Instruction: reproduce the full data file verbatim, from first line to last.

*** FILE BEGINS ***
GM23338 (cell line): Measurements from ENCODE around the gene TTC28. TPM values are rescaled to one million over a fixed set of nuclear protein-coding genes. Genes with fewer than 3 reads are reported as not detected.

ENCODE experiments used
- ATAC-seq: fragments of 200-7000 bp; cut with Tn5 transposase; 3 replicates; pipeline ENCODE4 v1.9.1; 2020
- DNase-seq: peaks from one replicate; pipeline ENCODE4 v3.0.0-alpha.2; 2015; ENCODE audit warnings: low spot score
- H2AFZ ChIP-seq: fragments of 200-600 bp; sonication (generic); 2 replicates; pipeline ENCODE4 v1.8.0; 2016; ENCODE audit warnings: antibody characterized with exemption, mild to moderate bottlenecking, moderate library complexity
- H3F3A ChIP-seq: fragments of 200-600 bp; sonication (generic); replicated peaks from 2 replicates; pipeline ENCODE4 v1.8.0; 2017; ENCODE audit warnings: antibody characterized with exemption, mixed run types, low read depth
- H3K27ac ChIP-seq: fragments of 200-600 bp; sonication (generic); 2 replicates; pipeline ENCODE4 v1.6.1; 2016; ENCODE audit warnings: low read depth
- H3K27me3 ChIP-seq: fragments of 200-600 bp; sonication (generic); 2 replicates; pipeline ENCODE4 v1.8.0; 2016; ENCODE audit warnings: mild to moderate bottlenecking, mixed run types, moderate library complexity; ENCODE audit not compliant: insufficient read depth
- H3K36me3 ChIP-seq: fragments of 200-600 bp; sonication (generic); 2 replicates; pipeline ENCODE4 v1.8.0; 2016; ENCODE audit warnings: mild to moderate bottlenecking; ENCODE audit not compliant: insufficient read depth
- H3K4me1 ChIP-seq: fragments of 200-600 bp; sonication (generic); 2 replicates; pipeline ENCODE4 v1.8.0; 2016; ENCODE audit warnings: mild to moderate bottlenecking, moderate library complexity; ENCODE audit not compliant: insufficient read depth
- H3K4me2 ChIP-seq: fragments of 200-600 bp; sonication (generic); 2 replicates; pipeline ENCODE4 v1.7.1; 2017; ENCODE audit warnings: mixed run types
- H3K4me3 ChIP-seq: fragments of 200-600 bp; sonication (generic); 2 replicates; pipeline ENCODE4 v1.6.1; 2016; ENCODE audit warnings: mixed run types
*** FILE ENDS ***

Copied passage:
GM23338 (cell line): Measurements from ENCODE around the gene TTC28. TPM values are rescaled to one million over a fixed set of nuclear protein-coding genes. Genes with fewer than 3 reads are reported as not detected.

ENCODE experiments used
- ATAC-seq: fragments of 200-7000 bp; cut with Tn5 transposase; 3 replicates; pipeline ENCODE4 v1.9.1; 2020
- DNase-seq: peaks from one replicate; pipeline ENCODE4 v3.0.0-alpha.2; 2015; ENCODE audit warnings: low spot score
- H2AFZ ChIP-seq: fragments of 200-600 bp; sonication (generic); 2 replicates; pipeline ENCODE4 v1.8.0; 2016; ENCODE audit warnings: antibody characterized with exemption, mild to moderate bottlenecking, moderate library complexity
- H3F3A ChIP-seq: fragments of 200-600 bp; sonication (generic); replicated peaks from 2 replicates; pipeline ENCODE4 v1.8.0; 2017; ENCODE audit warnings: antibody characterized with exemption, mixed run types, low read depth
- H3K27ac ChIP-seq: fragments of 200-600 bp; sonication (generic); 2 replicates; pipeline ENCODE4 v1.6.1; 2016; ENCODE audit warnings: low read depth
- H3K27me3 ChIP-seq: fragments of 200-600 bp; sonication (generic); 2 replicates; pipeline ENCODE4 v1.8.0; 2016; ENCODE audit warnings: mild to moderate bottlenecking, mixed run types, moderate library complexity; ENCODE audit not compliant: insufficient read depth
- H3K36me3 ChIP-seq: fragments of 200-600 bp; sonication (generic); 2 replicates; pipeline ENCODE4 v1.8.0; 2016; ENCODE audit warnings: mild to moderate bottlenecking; ENCODE audit not compliant: insufficient read depth
- H3K4me1 ChIP-seq: fragments of 200-600 bp; sonication (generic); 2 replicates; pipeline ENCODE4 v1.8.0; 2016; ENCODE audit warnings: mild to moderate bottlenecking, moderate library complexity; ENCODE audit not compliant: insufficient read depth
- H3K4me2 ChIP-seq: fragments of 200-600 bp; sonication (generic); 2 replicates; pipeline ENCODE4 v1.7.1; 2017; ENCODE audit warnings: mixed run types
- H3K4me3 ChIP-seq: fragments of 200-600 bp; sonication (generic); 2 replicates; pipeline ENCODE4 v1.6.1; 2016; ENCODE audit warnings: mixed run types